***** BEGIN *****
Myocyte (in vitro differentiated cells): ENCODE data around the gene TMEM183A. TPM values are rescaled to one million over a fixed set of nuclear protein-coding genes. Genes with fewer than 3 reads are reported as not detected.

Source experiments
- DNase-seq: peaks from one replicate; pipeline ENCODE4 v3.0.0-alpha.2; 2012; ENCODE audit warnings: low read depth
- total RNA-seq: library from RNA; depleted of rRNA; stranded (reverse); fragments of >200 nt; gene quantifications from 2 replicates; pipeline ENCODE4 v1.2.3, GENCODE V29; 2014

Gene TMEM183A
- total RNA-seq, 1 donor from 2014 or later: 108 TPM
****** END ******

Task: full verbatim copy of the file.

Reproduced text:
Myocyte (in vitro differentiated cells): ENCODE data around the gene TMEM183A. TPM values are rescaled to one million over a fixed set of nuclear protein-coding genes. Genes with fewer than 3 reads are reported as not detected.

Source experiments
- DNase-seq: peaks from one replicate; pipeline ENCODE4 v3.0.0-alpha.2; 2012; ENCODE audit warnings: low read depth
- total RNA-seq: library from RNA; depleted of rRNA; stranded (reverse); fragments of >200 nt; gene quantifications from 2 replicates; pipeline ENCODE4 v1.2.3, GENCODE V29; 2014

Gene TMEM183A
- total RNA-seq, 1 donor from 2014 or later: 108 TPM